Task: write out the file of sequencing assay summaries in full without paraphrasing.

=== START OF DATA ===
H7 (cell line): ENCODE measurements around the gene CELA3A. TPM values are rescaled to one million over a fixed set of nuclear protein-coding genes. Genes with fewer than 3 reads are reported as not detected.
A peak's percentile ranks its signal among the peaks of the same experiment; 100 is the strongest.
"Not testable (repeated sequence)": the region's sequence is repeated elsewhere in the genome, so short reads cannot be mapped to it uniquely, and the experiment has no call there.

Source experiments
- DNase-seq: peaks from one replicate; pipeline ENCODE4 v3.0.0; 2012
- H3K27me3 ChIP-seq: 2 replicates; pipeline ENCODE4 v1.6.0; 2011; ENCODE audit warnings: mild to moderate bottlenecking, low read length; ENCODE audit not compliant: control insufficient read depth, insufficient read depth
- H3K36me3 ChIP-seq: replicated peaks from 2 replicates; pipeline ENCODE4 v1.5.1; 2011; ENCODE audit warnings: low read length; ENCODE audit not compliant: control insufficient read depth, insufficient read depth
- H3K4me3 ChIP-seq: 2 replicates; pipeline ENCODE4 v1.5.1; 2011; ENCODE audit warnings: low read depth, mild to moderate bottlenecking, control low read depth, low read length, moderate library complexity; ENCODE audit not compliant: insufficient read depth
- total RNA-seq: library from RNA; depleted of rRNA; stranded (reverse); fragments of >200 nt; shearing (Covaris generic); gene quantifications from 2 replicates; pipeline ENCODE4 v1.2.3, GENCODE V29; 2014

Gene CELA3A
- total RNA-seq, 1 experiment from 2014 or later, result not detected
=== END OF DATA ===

H7 (cell line): ENCODE measurements around the gene CELA3A. TPM values are rescaled to one million over a fixed set of nuclear protein-coding genes. Genes with fewer than 3 reads are reported as not detected.
A peak's percentile ranks its signal among the peaks of the same experiment; 100 is the strongest.
"Not testable (repeated sequence)": the region's sequence is repeated elsewhere in the genome, so short reads cannot be mapped to it uniquely, and the experiment has no call there.

Source experiments
- DNase-seq: peaks from one replicate; pipeline ENCODE4 v3.0.0; 2012
- H3K27me3 ChIP-seq: 2 replicates; pipeline ENCODE4 v1.6.0; 2011; ENCODE audit warnings: mild to moderate bottlenecking, low read length; ENCODE audit not compliant: control insufficient read depth, insufficient read depth
- H3K36me3 ChIP-seq: replicated peaks from 2 replicates; pipeline ENCODE4 v1.5.1; 2011; ENCODE audit warnings: low read length; ENCODE audit not compliant: control insufficient read depth, insufficient read depth
- H3K4me3 ChIP-seq: 2 replicates; pipeline ENCODE4 v1.5.1; 2011; ENCODE audit warnings: low read depth, mild to moderate bottlenecking, control low read depth, low read length, moderate library complexity; ENCODE audit not compliant: insufficient read depth
- total RNA-seq: library from RNA; depleted of rRNA; stranded (reverse); fragments of >200 nt; shearing (Covaris generic); gene quantifications from 2 replicates; pipeline ENCODE4 v1.2.3, GENCODE V29; 2014

Gene CELA3A
- total RNA-seq, 1 experiment from 2014 or later, result not detected